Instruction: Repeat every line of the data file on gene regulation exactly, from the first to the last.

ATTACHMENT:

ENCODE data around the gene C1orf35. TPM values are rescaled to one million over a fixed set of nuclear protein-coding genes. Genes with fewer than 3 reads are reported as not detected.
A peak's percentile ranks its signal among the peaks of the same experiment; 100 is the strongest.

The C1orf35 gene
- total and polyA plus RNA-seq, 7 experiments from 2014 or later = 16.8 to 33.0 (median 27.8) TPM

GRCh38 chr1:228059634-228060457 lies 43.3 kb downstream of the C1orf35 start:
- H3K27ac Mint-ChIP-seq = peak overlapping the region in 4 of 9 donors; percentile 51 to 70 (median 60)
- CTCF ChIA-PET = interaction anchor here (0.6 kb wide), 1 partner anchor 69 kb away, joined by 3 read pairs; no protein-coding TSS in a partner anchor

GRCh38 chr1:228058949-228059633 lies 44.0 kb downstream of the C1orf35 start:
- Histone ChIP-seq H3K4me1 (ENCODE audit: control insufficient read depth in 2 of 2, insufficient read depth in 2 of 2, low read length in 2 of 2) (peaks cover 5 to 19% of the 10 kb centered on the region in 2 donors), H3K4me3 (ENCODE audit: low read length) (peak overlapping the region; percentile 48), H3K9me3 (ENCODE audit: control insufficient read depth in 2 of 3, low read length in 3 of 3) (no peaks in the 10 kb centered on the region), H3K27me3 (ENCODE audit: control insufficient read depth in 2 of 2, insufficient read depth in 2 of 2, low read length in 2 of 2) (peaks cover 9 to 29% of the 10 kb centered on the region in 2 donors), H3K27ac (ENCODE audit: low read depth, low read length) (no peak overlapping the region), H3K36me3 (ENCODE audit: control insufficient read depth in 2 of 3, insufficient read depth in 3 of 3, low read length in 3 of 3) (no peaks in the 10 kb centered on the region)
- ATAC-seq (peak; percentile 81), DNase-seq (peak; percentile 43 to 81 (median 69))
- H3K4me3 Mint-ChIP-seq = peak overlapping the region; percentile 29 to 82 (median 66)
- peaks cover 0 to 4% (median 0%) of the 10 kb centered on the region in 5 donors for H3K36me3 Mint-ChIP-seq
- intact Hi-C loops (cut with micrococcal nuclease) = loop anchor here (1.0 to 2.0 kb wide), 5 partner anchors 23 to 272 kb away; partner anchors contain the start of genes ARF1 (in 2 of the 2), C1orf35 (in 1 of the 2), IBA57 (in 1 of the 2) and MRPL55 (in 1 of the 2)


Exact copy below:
ENCODE data around the gene C1orf35. TPM values are rescaled to one million over a fixed set of nuclear protein-coding genes. Genes with fewer than 3 reads are reported as not detected.
A peak's percentile ranks its signal among the peaks of the same experiment; 100 is the strongest.

The C1orf35 gene
- total and polyA plus RNA-seq, 7 experiments from 2014 or later = 16.8 to 33.0 (median 27.8) TPM

GRCh38 chr1:228059634-228060457 lies 43.3 kb downstream of the C1orf35 start:
- H3K27ac Mint-ChIP-seq = peak overlapping the region in 4 of 9 donors; percentile 51 to 70 (median 60)
- CTCF ChIA-PET = interaction anchor here (0.6 kb wide), 1 partner anchor 69 kb away, joined by 3 read pairs; no protein-coding TSS in a partner anchor

GRCh38 chr1:228058949-228059633 lies 44.0 kb downstream of the C1orf35 start:
- Histone ChIP-seq H3K4me1 (ENCODE audit: control insufficient read depth in 2 of 2, insufficient read depth in 2 of 2, low read length in 2 of 2) (peaks cover 5 to 19% of the 10 kb centered on the region in 2 donors), H3K4me3 (ENCODE audit: low read length) (peak overlapping the region; percentile 48), H3K9me3 (ENCODE audit: control insufficient read depth in 2 of 3, low read length in 3 of 3) (no peaks in the 10 kb centered on the region), H3K27me3 (ENCODE audit: control insufficient read depth in 2 of 2, insufficient read depth in 2 of 2, low read length in 2 of 2) (peaks cover 9 to 29% of the 10 kb centered on the region in 2 donors), H3K27ac (ENCODE audit: low read depth, low read length) (no peak overlapping the region), H3K36me3 (ENCODE audit: control insufficient read depth in 2 of 3, insufficient read depth in 3 of 3, low read length in 3 of 3) (no peaks in the 10 kb centered on the region)
- ATAC-seq (peak; percentile 81), DNase-seq (peak; percentile 43 to 81 (median 69))
- H3K4me3 Mint-ChIP-seq = peak overlapping the region; percentile 29 to 82 (median 66)
- peaks cover 0 to 4% (median 0%) of the 10 kb centered on the region in 5 donors for H3K36me3 Mint-ChIP-seq
- intact Hi-C loops (cut with micrococcal nuclease) = loop anchor here (1.0 to 2.0 kb wide), 5 partner anchors 23 to 272 kb away; partner anchors contain the start of genes ARF1 (in 2 of the 2), C1orf35 (in 1 of the 2), IBA57 (in 1 of the 2) and MRPL55 (in 1 of the 2)